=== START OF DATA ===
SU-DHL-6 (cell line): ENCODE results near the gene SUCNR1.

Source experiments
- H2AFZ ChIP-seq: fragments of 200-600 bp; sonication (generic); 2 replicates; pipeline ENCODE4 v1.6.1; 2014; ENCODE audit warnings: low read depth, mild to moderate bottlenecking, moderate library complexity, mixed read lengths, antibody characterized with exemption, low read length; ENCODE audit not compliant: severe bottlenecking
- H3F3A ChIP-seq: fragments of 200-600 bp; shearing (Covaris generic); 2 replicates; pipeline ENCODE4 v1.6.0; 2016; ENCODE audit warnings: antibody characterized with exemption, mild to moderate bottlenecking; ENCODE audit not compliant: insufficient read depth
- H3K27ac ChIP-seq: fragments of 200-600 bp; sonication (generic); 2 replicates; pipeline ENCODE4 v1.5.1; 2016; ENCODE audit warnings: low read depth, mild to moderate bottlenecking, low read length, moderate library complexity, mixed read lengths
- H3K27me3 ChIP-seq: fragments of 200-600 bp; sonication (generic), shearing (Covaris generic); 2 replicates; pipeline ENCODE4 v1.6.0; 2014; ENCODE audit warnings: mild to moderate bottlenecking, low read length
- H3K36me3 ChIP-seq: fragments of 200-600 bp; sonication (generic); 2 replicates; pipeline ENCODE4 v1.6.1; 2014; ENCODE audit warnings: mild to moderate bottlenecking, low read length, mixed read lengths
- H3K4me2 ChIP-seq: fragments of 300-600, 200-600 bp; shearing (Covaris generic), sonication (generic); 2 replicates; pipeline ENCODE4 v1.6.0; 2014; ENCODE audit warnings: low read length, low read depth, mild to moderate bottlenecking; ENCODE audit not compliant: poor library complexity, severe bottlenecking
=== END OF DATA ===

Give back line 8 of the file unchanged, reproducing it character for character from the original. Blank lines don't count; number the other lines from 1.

- H3K4me2 ChIP-seq: fragments of 300-600, 200-600 bp; shearing (Covaris generic), sonication (generic); 2 replicates; pipeline ENCODE4 v1.6.0; 2014; ENCODE audit warnings: low read length, low read depth, mild to moderate bottlenecking; ENCODE audit not compliant: poor library complexity, severe bottlenecking